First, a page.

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  1. Aug 2018
    1. However, Boyd and Zimbardo’s interest was not in comparing short-, mid-, and long-term temporal depths; rather, it was in examining the degree to which people were oriented to a transcendental future, and in exam­ining the extent to which this variation covaried with other factors such as age, gender, and ethnicity. This is a natural extension of the questions involved in research on general past, present, and future temporal orientations (e.g., Kluck- hohn and Strodtbeck 1961, pp. 13-15), orientations that at first glance appear similar to issues of temporal depth. However, as I have argued elsewhere in opposing the use of the temporal orientation label, these general orientations are more an issue of the general temporal direction or domain that an individ­ual or group may emphasize (Bluedorn 2000e) than the distance into each that the individual or group typically uses. The latter is the issue of temporal depth; the former, what I have called temporal focus (Bluedorn 2000e)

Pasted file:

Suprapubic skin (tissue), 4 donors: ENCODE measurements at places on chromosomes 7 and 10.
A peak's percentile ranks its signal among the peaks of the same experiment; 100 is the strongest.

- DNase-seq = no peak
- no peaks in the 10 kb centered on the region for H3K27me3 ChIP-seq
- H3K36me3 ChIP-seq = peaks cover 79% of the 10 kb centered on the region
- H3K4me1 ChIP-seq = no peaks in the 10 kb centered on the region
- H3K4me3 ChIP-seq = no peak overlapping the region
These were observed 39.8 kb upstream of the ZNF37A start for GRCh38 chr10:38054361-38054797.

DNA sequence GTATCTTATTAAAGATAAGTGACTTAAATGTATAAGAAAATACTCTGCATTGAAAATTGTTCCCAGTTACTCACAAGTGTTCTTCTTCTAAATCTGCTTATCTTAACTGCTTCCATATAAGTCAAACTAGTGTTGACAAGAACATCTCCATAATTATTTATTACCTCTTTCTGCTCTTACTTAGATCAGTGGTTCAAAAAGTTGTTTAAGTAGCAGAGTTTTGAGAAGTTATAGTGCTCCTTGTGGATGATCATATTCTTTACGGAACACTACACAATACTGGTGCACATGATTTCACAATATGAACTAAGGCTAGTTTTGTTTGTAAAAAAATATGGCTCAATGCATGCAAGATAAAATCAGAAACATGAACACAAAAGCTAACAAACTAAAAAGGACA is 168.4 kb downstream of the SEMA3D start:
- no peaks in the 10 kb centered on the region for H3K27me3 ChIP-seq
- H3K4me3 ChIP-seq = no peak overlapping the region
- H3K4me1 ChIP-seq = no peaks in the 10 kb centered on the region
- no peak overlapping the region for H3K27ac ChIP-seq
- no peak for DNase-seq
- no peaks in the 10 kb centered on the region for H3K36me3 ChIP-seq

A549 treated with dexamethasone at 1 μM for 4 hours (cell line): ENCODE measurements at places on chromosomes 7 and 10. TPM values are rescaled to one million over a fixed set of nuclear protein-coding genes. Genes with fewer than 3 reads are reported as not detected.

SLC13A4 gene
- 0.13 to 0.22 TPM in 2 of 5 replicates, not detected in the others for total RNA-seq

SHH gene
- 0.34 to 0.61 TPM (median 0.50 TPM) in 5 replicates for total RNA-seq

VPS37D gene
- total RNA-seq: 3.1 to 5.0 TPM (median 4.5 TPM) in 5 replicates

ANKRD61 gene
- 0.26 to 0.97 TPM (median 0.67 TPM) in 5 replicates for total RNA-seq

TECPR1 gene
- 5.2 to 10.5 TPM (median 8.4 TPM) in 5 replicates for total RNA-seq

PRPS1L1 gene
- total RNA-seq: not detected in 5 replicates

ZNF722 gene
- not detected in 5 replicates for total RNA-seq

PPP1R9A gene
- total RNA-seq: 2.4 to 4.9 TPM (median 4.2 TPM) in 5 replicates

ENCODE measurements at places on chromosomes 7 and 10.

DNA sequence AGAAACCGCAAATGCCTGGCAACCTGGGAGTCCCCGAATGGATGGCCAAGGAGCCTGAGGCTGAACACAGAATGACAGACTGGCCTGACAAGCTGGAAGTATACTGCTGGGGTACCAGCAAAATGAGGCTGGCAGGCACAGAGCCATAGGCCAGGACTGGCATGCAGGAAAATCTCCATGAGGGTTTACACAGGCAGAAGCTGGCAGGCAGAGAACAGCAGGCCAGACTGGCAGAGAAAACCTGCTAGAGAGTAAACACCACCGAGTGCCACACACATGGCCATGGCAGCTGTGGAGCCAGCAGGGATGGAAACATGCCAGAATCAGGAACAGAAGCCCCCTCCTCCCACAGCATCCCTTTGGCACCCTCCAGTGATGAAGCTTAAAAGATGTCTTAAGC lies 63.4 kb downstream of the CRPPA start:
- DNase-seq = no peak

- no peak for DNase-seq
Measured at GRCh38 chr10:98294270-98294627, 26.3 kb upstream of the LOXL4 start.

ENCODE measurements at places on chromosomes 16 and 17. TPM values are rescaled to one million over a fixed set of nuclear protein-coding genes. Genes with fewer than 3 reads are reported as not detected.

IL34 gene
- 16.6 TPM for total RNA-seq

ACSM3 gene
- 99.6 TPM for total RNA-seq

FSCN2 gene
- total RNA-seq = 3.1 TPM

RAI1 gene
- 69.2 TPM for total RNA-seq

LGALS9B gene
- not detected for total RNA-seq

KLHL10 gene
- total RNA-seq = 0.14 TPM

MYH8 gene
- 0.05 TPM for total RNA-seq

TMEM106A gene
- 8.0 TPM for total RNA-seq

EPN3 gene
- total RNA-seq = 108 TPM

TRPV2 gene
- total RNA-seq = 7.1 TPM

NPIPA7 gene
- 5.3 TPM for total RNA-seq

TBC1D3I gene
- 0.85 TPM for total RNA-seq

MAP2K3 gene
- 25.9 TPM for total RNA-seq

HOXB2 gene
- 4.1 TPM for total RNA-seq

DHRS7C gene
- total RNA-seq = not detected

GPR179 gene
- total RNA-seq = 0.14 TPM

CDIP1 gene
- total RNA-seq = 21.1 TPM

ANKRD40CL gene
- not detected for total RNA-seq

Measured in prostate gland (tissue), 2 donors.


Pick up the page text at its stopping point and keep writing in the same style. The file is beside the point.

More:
Comparison of Bluedorn's thinking about temporal depth vs temporal focus instead of framing it as a temporal orientation (the direction/domain that an individual or group emphasizes in sensemaking).

      ZImbardo and Boyd use the phrase "time perspective" rather than temporal orientation